Baseball Rules, Written & Unwritten

I was talking with my good friend Larry at lunch the other day, and the topic turned to the rules of the game of baseball, and the enforcement of those rules by umpires.

Larry and I have both umpired a number of youth baseball games over the years, as well as both of us doing our fair share of coaching. I’m talking 20+ years of experience for each.

We’ve both seen and heard some comments from fans, as well as coaches that just want to make you shake your head.

One of the most common things that you hear is “the tie goes to the runner.” Years ago, I had a coach come up to me after a close game that his team lost to my team, and his comment was “I can’t believe that that umpire who worked our game would not admit that the tie goes to the runner on a bang-bang play at first base.”¬† What this coach, or any coach who utters that phrase is only showing ignorance of the rules. If anyone can show me a rule book that states that “the tie goes to the runner,” I’ll eat the rule book on the spot. There is no such rule. In baseball, there is no such thing as a tie. It’s either safe, or out. No questions asked.

Spot Behind Centerfield Fence at Thomas Park in Auburn

A situation happened the other day down at the Little League¬† where a coach was screaming for his first baseman to tag a runner who had just been called safe at first because the runner had turned to his left to go to first base. When the umpire would not call the runner out, the coach was irate. If he had read his rule book, he would know that the runner has to make an “athletic” move towards second before the umpire can deem that he was trying to advance.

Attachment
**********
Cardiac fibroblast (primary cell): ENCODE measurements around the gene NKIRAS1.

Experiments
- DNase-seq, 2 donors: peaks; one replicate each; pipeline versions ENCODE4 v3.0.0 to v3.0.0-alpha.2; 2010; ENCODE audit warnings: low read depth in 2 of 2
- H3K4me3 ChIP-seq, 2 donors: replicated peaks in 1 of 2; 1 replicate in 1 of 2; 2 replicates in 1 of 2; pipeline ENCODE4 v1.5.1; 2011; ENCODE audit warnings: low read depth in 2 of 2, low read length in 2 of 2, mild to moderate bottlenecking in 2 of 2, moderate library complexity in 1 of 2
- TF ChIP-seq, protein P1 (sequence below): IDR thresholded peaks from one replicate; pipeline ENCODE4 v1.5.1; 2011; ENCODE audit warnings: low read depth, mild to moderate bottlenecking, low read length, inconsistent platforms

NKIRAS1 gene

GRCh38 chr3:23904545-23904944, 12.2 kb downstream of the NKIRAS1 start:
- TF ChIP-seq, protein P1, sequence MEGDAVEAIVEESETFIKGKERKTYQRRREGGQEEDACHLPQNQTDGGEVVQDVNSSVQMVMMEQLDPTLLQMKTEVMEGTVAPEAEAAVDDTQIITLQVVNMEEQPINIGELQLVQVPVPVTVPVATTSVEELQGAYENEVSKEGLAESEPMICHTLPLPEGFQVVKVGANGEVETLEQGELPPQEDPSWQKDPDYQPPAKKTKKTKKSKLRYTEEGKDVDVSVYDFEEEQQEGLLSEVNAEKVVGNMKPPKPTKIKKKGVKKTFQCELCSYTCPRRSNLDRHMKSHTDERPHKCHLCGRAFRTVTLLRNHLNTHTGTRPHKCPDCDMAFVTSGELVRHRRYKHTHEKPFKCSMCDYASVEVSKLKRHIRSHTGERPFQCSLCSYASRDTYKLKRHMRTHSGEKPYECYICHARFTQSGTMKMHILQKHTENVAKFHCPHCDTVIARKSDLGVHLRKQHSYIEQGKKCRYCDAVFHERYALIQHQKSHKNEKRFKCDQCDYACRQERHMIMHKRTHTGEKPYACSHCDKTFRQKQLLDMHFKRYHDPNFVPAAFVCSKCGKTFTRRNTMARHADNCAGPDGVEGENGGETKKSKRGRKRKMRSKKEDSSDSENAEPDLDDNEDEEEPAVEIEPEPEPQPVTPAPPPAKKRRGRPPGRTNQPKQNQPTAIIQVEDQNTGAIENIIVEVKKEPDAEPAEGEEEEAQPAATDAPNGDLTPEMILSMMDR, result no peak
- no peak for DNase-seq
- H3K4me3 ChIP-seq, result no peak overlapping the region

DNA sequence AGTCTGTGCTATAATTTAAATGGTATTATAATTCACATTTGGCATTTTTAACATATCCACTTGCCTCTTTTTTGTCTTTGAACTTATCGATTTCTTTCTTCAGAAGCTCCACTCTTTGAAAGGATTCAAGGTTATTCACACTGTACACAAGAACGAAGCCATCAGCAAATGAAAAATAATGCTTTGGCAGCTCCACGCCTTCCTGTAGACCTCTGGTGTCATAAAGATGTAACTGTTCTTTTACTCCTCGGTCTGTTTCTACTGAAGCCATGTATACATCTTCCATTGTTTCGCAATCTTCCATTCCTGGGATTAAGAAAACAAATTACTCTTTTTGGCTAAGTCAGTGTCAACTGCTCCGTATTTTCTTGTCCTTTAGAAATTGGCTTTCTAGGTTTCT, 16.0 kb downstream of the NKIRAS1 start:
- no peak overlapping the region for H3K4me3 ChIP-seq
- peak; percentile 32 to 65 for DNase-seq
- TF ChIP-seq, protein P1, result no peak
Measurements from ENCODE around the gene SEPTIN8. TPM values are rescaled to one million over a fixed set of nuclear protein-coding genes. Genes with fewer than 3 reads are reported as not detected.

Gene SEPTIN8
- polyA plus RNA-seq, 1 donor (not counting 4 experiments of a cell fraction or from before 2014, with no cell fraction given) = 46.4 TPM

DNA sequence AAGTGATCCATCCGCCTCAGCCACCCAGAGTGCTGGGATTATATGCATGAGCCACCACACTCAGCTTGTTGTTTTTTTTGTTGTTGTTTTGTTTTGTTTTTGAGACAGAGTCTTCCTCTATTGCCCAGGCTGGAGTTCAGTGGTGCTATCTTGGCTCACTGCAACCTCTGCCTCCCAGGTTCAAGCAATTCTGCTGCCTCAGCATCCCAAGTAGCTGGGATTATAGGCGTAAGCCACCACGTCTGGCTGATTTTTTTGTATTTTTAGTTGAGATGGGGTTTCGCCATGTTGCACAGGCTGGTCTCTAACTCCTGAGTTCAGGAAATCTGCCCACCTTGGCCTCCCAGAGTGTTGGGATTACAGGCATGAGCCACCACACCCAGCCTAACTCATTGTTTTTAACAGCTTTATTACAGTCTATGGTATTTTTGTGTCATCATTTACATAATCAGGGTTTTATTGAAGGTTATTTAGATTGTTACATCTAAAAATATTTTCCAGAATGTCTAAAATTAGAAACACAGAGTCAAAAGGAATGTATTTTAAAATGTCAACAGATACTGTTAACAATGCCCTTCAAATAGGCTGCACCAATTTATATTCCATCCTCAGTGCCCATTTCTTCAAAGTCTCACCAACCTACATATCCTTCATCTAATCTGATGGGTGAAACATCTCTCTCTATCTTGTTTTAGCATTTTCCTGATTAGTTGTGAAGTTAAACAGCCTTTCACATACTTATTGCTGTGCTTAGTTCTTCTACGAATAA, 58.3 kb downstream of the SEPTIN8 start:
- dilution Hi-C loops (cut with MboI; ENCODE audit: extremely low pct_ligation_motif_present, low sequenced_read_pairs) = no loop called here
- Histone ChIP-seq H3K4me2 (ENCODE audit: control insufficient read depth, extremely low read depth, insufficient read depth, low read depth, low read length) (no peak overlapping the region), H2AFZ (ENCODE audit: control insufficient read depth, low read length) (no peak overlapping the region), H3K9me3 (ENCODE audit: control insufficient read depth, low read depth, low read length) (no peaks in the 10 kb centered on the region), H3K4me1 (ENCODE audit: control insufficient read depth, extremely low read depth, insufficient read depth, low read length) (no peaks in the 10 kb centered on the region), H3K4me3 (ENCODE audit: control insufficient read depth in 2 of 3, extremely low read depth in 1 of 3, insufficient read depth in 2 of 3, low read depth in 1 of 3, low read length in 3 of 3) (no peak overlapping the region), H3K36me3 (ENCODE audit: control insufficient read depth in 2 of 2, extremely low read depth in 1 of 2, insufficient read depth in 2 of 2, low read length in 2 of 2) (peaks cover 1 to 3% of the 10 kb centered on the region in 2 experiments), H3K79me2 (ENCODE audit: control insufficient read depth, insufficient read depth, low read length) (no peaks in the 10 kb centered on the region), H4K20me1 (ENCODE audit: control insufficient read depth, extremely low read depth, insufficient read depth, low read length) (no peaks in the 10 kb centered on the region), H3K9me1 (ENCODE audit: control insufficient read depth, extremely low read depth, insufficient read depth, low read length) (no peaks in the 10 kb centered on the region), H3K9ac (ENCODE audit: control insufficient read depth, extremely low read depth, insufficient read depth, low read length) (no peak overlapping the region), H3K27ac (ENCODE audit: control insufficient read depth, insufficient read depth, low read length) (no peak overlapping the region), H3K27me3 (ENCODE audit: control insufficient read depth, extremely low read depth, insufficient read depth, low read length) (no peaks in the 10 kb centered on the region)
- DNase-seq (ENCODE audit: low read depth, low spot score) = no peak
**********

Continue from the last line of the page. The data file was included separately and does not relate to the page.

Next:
I’ve seen parents sit behind the fence in centerfield at old Thomas Park in Auburn berating the umpire for missing balls & strikes calls. The umpire is about 2-3 feet from home plate when he makes his call. Those parents were more than 200 feet away.

Something else that grinds my gears that you are seeing more and more of, is that when a runner is on second base, and he signals to the hitter what he thinks the pitch is going to be, that means that the next time up to bat for that baserunner, he is getting hit by a pitch. It happened just the other night in my son’s Summer league baseball game. This is something that goes on all the time. You try to figure out the other teams signals. Sorry Mr. Catcher, or Mr. Coach, if you can’t change your signs when there is a runner on second, I guess you really probably aren’t smart enough to be coaching.

When people scream and yell, especially at the youth levels of baseball, and they are let’s say, mis-informed on rules, it’s only an embarrassing situation not just for the person doing it, but for their children as well.




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